And now the next challenge begins.
After months of fundraising, signature gathering and verifying by Fresno for Parks, voters will have the opportunity to vote on a sales tax benefiting parks, trails, and related programs.
In the City Hall lobby, supporters of the sales tax celebrated. Central Valley Community Foundation members mingled with Boys and Men of Color and Building Health Communities.
Thursday (Aug. 9), the Fresno City Council approved placing the measure on the Nov. 6 ballot.
The council voted unanimously, 7-0, removing the drama of any delay tactics that would have pushed the tax measure to a future election.
In nearly 90 minutes of the public hearing, 36 people spoke — all in support of council advancing the measure and the tax itself.
“There was so much energy in the room. There has been so much energy throughout the process,” Elliott Balch, COO of the CVCF said. “It’s not a tough sell. It is something everyone realizes is a need in our community.”
Parks supporters achieved the goal of placing the tax measure on the ballot. Now, they need to convince city voters to tax themselves to the tune of $38 million a year.
Council Conservatives Support Vote, But Not Tax
The vote received the support of three council conservatives, whose anti-tax stance has been part of their political fabric.
Steve Brandau, Garry Bredefeld, and Clint Olivier all spoke at the meeting applauding the Fresno for Parks organizers. The county election clerk verified 27,623 signatures, 4,000 more than legally required.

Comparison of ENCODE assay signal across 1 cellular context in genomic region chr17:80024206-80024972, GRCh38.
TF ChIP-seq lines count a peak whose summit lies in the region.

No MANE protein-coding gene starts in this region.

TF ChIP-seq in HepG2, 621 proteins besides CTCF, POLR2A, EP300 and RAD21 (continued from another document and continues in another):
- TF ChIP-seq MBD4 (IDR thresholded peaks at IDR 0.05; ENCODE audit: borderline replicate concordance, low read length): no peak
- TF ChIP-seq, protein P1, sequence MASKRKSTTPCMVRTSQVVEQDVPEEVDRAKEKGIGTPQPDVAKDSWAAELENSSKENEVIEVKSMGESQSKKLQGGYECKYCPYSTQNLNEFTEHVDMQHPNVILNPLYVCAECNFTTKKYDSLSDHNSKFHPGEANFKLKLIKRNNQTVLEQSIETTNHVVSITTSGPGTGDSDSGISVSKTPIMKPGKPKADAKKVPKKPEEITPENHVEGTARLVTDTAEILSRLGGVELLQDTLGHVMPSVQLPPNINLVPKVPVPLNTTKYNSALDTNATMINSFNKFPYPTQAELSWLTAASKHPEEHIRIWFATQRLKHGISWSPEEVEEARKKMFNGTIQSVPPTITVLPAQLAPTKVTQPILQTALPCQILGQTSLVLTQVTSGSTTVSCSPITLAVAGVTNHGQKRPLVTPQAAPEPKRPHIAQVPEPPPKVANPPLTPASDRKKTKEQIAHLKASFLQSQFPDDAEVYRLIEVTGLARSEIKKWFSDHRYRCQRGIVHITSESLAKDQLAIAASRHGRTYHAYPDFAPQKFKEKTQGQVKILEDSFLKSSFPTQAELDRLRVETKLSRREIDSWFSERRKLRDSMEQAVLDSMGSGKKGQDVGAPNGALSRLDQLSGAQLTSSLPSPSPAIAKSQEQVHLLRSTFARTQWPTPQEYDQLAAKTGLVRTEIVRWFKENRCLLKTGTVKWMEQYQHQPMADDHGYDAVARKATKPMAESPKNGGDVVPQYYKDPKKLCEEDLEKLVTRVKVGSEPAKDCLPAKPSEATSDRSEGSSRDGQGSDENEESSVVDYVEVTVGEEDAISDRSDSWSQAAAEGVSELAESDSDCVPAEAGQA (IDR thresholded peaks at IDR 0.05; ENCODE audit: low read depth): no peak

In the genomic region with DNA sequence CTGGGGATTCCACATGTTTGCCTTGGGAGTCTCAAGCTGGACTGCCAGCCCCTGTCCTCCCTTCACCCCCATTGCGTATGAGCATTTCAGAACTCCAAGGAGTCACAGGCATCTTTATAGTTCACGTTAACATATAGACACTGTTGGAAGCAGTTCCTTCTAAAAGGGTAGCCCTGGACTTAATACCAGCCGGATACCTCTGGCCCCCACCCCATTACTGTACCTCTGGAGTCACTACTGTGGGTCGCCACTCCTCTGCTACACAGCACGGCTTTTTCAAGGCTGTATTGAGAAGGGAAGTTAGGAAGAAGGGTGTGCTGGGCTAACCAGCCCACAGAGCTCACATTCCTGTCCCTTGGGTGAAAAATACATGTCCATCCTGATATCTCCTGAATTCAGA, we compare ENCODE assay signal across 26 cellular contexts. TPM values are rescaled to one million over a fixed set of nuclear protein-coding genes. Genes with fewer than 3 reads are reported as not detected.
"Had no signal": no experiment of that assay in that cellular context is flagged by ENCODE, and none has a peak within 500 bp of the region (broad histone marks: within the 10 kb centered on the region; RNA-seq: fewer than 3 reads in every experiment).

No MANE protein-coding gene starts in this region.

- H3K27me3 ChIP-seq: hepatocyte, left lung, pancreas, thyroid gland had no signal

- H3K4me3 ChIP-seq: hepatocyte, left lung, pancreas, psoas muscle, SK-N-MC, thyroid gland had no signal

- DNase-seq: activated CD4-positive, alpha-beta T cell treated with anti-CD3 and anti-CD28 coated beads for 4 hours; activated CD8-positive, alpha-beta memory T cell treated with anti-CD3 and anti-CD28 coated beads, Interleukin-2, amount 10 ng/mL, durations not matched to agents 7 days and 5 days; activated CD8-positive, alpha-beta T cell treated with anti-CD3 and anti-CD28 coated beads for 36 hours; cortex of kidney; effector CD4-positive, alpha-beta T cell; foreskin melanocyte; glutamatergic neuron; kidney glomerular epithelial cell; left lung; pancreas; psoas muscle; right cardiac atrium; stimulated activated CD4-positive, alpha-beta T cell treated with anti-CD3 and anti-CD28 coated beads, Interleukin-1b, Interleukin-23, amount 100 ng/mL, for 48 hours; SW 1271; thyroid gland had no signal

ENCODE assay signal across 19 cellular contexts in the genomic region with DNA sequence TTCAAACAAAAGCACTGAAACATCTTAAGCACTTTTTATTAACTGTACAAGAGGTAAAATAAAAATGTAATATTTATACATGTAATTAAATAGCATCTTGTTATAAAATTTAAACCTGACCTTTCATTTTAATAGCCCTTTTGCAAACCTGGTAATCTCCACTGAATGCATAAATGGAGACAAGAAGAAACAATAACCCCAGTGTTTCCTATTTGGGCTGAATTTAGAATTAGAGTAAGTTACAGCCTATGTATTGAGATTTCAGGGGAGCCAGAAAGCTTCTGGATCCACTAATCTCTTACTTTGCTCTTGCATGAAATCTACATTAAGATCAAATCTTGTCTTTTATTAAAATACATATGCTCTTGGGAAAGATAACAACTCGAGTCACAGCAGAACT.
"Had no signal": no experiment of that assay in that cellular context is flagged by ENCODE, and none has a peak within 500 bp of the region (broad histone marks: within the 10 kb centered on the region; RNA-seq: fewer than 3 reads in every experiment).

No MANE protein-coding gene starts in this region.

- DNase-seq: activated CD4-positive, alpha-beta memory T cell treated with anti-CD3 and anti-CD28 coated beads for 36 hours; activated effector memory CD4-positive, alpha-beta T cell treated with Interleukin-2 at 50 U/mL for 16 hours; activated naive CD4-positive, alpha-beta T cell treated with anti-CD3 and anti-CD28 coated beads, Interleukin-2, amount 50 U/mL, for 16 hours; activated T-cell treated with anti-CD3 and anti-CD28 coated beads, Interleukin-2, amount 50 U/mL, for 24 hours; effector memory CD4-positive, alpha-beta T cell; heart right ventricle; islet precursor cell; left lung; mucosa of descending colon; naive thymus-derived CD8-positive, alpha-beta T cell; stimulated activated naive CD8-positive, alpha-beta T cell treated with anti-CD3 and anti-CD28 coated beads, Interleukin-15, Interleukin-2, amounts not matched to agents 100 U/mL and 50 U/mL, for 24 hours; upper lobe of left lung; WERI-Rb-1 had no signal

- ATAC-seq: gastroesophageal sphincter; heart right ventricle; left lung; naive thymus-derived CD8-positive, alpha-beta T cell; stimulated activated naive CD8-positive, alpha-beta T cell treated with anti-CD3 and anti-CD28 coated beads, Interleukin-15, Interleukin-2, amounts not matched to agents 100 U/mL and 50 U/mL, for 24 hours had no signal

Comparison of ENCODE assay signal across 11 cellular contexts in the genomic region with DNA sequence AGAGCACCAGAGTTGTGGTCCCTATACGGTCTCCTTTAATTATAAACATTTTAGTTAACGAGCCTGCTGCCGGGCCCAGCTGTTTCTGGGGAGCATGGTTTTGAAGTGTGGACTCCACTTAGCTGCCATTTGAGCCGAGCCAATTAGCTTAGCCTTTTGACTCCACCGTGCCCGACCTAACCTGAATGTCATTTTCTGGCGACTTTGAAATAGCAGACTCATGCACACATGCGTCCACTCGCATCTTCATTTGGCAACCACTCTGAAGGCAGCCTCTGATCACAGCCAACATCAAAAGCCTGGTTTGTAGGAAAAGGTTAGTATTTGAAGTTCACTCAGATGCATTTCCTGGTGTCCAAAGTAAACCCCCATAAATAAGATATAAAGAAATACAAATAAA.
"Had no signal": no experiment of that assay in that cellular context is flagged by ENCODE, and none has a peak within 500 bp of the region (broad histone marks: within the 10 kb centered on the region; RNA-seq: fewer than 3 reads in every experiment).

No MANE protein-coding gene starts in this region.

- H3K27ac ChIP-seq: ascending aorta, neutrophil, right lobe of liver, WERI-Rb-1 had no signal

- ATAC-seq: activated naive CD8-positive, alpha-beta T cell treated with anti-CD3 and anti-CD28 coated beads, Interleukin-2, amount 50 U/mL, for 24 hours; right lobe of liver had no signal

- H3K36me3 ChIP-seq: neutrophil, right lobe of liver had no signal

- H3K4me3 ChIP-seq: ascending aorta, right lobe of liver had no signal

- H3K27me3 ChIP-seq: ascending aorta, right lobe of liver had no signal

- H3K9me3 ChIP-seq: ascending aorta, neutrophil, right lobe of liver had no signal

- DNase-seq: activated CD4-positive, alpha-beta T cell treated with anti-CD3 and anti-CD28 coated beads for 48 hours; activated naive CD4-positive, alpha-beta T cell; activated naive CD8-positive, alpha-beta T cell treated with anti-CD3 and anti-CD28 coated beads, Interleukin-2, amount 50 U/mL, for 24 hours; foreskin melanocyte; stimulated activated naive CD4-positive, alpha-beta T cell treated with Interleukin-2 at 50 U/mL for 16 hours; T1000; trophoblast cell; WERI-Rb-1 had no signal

“You have moved a mountain by obtaining these signatures,” Olivier said to a round of applause. “Perhaps some of the folks who applauded what I just had to say might believe after I’ve finished talking is a bit premature.”
Olivier told stories of people in his district who even a small amount of money is a big deal. Parks supporters estimate the tax will add $39 per household per year.
“I’m quite convinced it is too much for my neighbors to bear. A sales tax, this tax is a regressive tax. A regressive tax imposes a greater burden on the poor,” Olivier said.
However, the three councilmen then said they don’t support the tax itself. Their split viewpoint drew a mixed reaction from the audience.
November Vote Up Next
Boys and Men of Color’s Sher Moua realizes the challenge of convincing voters to say yes to a 3/8 of a cent sales tax. The tax needs two-thirds voter approval to become law.
“This is an investment in families and our communities and our young people. The money is going back into the community,” Moua said after the vote.
However, there are court cases in California that upon resolution could lower the threshold to a majority vote.
Parks supporters say they are planning a campaign to clear the two-thirds standard.